Comments: WYTM - who are you?

Is there case work of threat models that have failed? Perhaps the case work not being generally available because they kept it secret is what's lacking in the ability to model the design of a secure system.

I suggest that this case work information is a viable currency and that if owned would not be spent and exchanged willy nilly with all those that ask or look for it. A case in point might be the rumors of a Chinese Cyber Warfare development entity. While many have suggested its existence I have found no proof of any of its projects or attacks.

Does that mean I cannot understand the threat they present? I gather yes is the answer, if I'm the one who they would attack. Logically there is no entity that will be attacked by the Chinese Cyber Warfare team because no attack has been detected.

Email and the profile of the users are a strange thing indeed. So while Mafia and CIA might take email as unusable due to the electronic record, it might be fine for Mr. White Collar Criminal who does not expect any monitoring, so email makes sense. Is the user one that might expect to be investigated? What might the user be investigated for and by whom? What is the risk versus reward for the activity being conducted using email?

All these questions need to be asked to judge the cost of protection. If it is a question of habit versus proper assesment for the user then that itself is a threat model. Habits dictate the behavior rather than rational analysis of the user's situation and purpose for usage. The best way to play the Security Threat Model is the creation of FUD. FUD will break the habits and might spark some rational thought as to the proper usage, given the terms and conditions the user establishes.

I know people that are so concerned they never return and email.

Posted by Jim at June 12, 2004 08:10 AM

I now think of it as "What're Your Threats, Mate ?!"

Posted by JPMay at June 12, 2004 12:11 PM

LOL! That's a classic solution - if we aren't clear what the target audience is, let's conveniently settle on our mates, and hope nobody notices. I mean, what are mates for?

Posted by Iang at June 12, 2004 06:20 PM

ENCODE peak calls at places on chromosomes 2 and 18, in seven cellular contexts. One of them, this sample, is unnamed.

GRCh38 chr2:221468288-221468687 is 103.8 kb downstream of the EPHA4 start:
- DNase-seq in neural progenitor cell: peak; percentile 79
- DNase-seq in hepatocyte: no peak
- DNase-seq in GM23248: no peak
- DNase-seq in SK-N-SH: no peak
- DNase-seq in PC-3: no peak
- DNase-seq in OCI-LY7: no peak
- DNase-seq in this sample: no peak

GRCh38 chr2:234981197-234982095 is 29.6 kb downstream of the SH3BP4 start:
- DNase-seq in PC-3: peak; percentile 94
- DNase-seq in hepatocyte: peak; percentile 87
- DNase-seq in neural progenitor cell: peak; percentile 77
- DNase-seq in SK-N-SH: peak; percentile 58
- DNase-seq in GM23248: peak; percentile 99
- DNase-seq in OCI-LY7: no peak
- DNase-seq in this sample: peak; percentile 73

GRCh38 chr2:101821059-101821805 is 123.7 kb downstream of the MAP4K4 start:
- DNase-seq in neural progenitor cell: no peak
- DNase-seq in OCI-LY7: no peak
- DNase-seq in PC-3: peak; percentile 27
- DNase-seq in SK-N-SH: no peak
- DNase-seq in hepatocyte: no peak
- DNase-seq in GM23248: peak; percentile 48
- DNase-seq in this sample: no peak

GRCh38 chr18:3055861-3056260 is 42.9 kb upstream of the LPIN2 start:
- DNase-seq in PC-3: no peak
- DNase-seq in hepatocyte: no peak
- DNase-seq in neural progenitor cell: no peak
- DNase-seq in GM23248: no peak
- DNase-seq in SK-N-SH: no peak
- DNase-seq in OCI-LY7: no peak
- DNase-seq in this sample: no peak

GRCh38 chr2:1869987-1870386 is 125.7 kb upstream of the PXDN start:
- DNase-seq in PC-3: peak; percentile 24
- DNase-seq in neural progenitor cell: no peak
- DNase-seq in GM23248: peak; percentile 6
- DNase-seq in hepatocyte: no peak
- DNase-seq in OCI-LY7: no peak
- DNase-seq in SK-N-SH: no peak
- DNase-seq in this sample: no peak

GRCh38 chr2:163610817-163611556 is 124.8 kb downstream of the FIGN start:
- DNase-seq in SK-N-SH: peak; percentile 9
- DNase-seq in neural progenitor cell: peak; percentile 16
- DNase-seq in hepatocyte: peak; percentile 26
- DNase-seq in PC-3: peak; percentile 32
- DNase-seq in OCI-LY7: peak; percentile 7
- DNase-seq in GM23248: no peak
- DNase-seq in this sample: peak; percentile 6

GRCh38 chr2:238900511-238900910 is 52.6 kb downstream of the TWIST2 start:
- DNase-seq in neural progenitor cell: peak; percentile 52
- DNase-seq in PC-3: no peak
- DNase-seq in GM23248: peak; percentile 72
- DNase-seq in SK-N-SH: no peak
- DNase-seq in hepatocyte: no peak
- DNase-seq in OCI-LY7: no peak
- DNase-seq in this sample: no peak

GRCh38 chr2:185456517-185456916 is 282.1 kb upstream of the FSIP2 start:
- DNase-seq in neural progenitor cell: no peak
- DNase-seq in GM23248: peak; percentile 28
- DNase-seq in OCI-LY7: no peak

Again I want to go back to the idea of a signing device that can receive and display any arbitrary bit of text on a small screen, allow users to attach any of several response codes and sign and return it to sender. The response codes may be obvious things like (1=sent,2=acknowledgedreceipt,3=accepted,4=denied,5=other)

The following could be out of scope and/or unnecessary on P2P commerce: Protection against DOS for either the initiator, or the respondent, and how either party verifies the counterparty's public key.

There has to be a fundamental principle "Let the reader of the signed document beware". "caveat anagnostes" or maybe "caveat perlego" The alternative is big brother, confirming everything for us, and imposing the whole range of costs and snooping and control, or, abandoning electronic networks for another generation.

So, the threat models are almost completely limited to physical or network attacks to get inside the handheld device and mess up the data or steal the key(s). These risks should be modest if the device is simple. The MeT device had two areas; an area for application software, and, the security element which was the keys and low level software objects for signing etc.

I believe the world is ready for a signing device, based on something like webfunds with chat, and a fixed document size for the signed, encrypted message payload. The payload would be any simple thing like XML-X that was small and simple enough to write software without holes,


Posted by Todd at June 12, 2004 06:22 PM
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